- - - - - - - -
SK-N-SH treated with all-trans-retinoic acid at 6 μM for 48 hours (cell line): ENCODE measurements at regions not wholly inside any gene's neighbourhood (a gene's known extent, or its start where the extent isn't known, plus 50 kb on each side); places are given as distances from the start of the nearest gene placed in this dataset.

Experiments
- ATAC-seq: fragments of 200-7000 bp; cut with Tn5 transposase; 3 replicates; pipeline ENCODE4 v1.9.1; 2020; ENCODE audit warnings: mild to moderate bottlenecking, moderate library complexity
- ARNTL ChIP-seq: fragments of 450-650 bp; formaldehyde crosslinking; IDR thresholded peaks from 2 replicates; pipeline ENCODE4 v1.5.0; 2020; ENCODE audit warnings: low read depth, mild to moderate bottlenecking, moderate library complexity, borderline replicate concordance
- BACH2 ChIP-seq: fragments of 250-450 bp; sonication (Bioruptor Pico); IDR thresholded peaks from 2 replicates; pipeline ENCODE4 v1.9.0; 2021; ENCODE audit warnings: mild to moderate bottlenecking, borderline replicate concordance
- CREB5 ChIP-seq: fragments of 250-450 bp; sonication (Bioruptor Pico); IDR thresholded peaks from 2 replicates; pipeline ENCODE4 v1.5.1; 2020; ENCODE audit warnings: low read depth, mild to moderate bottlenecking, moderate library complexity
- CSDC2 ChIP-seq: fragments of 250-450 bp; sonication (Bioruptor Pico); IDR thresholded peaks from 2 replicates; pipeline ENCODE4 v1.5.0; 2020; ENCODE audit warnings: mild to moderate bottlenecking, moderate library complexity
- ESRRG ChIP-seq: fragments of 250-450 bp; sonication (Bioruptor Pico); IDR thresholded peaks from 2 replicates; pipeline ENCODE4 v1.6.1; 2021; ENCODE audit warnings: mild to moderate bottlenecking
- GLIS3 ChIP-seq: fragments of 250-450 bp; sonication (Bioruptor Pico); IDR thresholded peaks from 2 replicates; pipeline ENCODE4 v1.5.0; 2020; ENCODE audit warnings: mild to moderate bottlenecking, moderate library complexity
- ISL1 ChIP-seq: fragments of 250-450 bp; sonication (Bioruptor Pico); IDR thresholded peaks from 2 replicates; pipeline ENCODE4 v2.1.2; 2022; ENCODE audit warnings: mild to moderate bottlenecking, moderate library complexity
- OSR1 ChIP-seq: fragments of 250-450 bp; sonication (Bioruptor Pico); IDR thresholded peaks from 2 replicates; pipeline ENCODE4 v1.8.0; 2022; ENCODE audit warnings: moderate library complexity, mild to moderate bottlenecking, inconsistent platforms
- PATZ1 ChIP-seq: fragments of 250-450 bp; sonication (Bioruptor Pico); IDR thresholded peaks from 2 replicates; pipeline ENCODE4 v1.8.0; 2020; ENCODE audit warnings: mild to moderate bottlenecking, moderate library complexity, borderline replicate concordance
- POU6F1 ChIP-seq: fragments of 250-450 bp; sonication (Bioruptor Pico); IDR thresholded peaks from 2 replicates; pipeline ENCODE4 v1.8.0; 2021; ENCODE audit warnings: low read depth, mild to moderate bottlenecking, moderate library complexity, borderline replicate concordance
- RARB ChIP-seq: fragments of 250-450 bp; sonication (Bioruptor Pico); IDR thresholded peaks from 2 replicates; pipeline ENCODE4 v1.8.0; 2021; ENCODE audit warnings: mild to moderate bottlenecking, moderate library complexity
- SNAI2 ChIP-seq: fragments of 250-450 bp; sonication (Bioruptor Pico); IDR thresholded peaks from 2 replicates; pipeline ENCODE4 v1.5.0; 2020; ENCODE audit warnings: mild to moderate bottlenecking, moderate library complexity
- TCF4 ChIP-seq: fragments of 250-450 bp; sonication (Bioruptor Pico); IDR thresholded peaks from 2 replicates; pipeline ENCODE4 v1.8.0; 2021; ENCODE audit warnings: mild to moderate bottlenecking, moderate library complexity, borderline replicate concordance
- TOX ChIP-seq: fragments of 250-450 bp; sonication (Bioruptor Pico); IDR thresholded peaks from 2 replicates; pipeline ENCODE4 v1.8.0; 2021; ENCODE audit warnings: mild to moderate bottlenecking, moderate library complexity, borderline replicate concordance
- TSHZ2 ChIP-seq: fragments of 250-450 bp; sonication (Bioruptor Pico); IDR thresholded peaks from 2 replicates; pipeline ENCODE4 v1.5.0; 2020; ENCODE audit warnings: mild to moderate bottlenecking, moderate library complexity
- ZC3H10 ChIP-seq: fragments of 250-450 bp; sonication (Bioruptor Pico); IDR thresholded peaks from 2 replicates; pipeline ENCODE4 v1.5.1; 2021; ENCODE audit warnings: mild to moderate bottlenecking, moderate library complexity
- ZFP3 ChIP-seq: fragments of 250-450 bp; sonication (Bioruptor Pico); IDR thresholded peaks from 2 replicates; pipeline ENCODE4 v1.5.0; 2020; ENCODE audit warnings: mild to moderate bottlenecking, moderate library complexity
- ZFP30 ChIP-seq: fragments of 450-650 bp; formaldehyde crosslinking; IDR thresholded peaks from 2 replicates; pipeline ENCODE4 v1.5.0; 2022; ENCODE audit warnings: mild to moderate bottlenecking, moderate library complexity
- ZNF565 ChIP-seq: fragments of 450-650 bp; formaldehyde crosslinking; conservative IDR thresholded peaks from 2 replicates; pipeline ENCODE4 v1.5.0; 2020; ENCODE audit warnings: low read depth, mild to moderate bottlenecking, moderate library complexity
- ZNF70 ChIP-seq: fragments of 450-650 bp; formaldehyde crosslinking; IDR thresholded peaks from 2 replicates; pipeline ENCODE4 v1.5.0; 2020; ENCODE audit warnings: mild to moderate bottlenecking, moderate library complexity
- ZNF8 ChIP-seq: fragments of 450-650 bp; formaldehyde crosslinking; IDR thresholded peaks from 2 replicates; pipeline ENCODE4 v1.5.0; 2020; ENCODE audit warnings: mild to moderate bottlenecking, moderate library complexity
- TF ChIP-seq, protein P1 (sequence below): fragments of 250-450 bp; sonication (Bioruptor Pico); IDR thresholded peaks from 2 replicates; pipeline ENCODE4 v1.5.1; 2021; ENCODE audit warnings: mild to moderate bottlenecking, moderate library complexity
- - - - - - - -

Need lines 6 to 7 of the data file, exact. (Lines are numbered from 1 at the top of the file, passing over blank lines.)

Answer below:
- CREB5 ChIP-seq: fragments of 250-450 bp; sonication (Bioruptor Pico); IDR thresholded peaks from 2 replicates; pipeline ENCODE4 v1.5.1; 2020; ENCODE audit warnings: low read depth, mild to moderate bottlenecking, moderate library complexity
- CSDC2 ChIP-seq: fragments of 250-450 bp; sonication (Bioruptor Pico); IDR thresholded peaks from 2 replicates; pipeline ENCODE4 v1.5.0; 2020; ENCODE audit warnings: mild to moderate bottlenecking, moderate library complexity